Black History Month 2020: The top events across Canada
From Whitehorse to Halifax, these are your must-see picks
Black Light is a weekly column by Governor General Award-winning writer Amanda Parris that spotlights, champions and challenges art and popular culture that is created by Black people and/or centres Black people.
It's almost Black History Month, a.k.a. the 28 or 29 days when institutions make their token acknowledgements to the communities they ignore the rest of the year.
This is the fourth time I've compiled a roundup of events happening across the country, and each year I debate (with myself) which will make the cut. This year, I've skipped the unimaginative celebrations that think adding a single djembe drummer, a young spoken word artist and a Powerpoint of Rosa Parks is enough to check BHM off their to-do list. I also decided not to include parties, fundraisers or galas.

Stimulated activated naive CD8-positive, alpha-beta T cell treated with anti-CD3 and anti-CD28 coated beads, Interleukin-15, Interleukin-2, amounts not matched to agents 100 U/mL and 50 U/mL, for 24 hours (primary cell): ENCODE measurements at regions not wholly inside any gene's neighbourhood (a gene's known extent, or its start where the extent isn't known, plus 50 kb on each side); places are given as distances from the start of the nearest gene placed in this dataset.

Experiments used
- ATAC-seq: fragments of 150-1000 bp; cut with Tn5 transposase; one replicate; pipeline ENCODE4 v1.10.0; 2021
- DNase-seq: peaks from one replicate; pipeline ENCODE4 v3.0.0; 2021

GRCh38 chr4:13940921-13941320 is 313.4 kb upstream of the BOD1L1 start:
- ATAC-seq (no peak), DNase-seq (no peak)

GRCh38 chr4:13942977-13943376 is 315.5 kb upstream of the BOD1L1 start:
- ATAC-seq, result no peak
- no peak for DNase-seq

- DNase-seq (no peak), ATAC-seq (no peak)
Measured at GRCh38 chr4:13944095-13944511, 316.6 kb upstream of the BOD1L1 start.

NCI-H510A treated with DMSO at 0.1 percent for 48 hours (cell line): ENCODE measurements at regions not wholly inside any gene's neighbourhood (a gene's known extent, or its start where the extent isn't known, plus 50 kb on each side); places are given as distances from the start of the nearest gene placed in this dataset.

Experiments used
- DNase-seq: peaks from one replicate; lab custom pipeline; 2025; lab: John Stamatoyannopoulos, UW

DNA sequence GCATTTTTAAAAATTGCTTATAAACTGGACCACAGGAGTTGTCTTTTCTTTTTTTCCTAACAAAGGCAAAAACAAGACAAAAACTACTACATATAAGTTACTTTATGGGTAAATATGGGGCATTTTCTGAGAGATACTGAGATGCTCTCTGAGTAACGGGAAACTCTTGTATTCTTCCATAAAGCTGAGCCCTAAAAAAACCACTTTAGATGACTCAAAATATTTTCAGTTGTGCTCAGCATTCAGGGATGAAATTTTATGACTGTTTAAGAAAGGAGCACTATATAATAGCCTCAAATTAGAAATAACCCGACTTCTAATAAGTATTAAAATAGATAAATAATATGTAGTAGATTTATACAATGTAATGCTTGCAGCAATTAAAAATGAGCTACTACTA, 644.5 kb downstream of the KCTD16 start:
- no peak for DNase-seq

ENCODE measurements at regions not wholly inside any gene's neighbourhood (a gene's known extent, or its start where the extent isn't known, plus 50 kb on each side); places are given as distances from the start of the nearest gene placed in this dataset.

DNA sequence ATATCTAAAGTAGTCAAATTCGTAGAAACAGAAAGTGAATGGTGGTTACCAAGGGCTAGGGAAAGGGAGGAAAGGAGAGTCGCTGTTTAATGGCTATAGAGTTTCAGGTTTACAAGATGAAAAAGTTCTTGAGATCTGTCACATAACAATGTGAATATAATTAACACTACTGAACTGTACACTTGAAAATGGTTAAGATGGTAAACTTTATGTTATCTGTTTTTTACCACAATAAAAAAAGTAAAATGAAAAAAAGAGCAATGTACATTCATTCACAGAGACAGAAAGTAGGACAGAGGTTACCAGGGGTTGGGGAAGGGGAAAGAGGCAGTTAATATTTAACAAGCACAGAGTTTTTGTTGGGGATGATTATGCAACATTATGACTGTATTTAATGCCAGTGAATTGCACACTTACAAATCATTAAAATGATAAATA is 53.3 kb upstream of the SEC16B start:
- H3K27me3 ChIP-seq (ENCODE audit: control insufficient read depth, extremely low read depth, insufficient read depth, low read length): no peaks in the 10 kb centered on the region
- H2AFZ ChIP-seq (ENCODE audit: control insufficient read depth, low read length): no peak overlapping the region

What you'll find instead is a list of events and projects that deeply engage Black life through art. It's encouraging to realize that more cities and towns across the country are pushing to create this kind of programming.
If you are not able to access any of these places, you can check out 28 Moments of Black Canadian History, a docuseries created by Black youth in Montreal and Ottawa. Each edition gives space to a young person who talks about their experiences of living Black in Canada. Episodes end with lessons on topics such as the history of Zami or Mathieu Da Costa. Enjoy!
Rashaan Rori Allwood and Nadine Anyan in Concert